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Re: Beautiful Perl

by djantzen (Priest)
on Mar 26, 2005 at 12:09 UTC ( #442470=note: print w/replies, xml ) Need Help??


in reply to Beautiful Perl

Beauty is for the unemployed.

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Re^2: Beautiful Perl
by cog (Parson) on Mar 26, 2005 at 12:56 UTC
    I disagree. Try maintaining code which is bad for eyes and you'll see what I mean.

    And it's not a matter of spending more time coding because you're "beutifying" what you write. Don't tell me it is, because it ain't.

    You actually save coding time if you write it properly; otherwise, by line 20 or so you'll be wondering what the name of that variable was and you'll have a hard time finding it.

      Is beauty really just that which does not cause pain to look at ("bad for the eyes") or that reaches some minimum standard to be called "proper"? Is it efficiency? Is it brevity? Expressiveness? Self-documentation? Maintainability? Simplicity? Uniformity? Cleverness? All of these are identifiable as positive attributes, but is any one, or some combination, a sufficient definition of beautiful code? Still further, is it possible to evaluate the aesthetic appeal of code independent of the problem it is trying to solve?

      Aside from the fact that it's nearly impossible to get two people to agree on a standard of beauty, programmers are notoriously idiosyncratic, especially in as syntactically forgiving a language as Perl. Add to this the fact that the OP wants HTML authors to appreciate the allegedly beautiful code and you have an absurdity. You can show me the most finely-crafted, moving, subtle sentence ... in Turkish ... and I couldn't distinguish it from the drunken rantings scrawled on a bathroom stall. I don't know Turkish.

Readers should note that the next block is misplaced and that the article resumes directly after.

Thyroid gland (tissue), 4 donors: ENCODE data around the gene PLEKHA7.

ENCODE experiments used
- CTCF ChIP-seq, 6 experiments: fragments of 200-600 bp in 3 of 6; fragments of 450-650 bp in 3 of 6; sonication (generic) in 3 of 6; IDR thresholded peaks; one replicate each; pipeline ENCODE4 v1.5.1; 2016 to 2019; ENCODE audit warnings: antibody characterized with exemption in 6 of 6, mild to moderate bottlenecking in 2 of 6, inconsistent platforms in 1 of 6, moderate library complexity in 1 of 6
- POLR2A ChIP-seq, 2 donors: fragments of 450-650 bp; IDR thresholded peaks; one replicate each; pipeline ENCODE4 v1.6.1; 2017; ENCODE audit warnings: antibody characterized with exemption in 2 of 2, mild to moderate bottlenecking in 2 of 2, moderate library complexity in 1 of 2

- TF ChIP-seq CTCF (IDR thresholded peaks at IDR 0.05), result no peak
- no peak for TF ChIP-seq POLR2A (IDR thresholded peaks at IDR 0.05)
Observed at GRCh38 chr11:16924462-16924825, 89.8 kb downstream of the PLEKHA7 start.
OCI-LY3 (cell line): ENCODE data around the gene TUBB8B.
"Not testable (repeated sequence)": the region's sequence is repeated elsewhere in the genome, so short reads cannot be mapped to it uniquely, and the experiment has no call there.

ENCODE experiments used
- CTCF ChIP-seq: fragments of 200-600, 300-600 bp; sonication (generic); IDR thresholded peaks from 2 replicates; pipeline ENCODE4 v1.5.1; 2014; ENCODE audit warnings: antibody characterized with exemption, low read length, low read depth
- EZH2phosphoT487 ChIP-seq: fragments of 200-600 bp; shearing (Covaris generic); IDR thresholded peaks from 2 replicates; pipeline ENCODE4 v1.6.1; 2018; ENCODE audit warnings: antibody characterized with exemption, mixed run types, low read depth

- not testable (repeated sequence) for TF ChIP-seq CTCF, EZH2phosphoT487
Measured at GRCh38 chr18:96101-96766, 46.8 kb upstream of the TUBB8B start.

Sorry to be a wet blanket (again), but this really is a futile exercise. If the intention is to demonstrate to people unfamiliar with Perl that it is a valuable language, show them how to solve problems with it. Show them what it can do, because they simply haven't got the necessary experience to appreciate whatever notion of beauty the code itself allegedly possesses.


      "The dead do not recognize context" -- Kai, Lexx
        Well, if you ask me, it's a lot different to have

        if($var=~/hello/){$first="hello";$second="world"}

        than to have

        if ( $var =~ /hello/ ) { $first="hello"; $second="world" }

        or even

        if ( $var =~ /hello/ ) { $first = "hello"; $second = "world" }

        So no, it is not a futile exercise!

        I agree with everything you say, apart from "this is a futile exercise".

        It's not a matter of finding the most beautiful code, because we all know opinions differ. It's just a matter of finding code that is reasonably well written to be understood with... well, at least with not so many problems as with the first example I showed.

Re^2: Beautiful Perl
by cLive ;-) (Prior) on Mar 27, 2005 at 06:59 UTC

    I'd love to see your code review if you were on my team :) We have 7 guys all coding Perl at various levels of "Beauty".

    But they stick to some key rules for the sanity of the team:

    • comment often - I can scan comments a lot quicker than code to get to the bit I need to work on
    • indent 4 spaces - trivial, but helps a lot in terms of indentation expectations when reading nested stuff
    • use common code if it exists - just plain sensible
    • dereference using $var-> rather than $$var (it's just plain more readable)

    Of course, not everyone sticks to all these rules, all the time - and the times that they haven't have caused real pain (well, at least for item one on the list, especially on old code)

    Maybe you're old school - obscurity is job security. Wouldn't work here. If I can't drop into your code and scan a page in a couple of seconds and understand it, my job is harder, and your responsibilities would suddenly scale back ;-)

    Or maybe that's just me :)

    cLive ;-)

      Y'know, after turning thirty last Fall, being called Old School feels, well, kinda, oddly, amelioritive. <cheers>To being a curmudgeon</cheers>


      "The dead do not recognize context" -- Kai, Lexx

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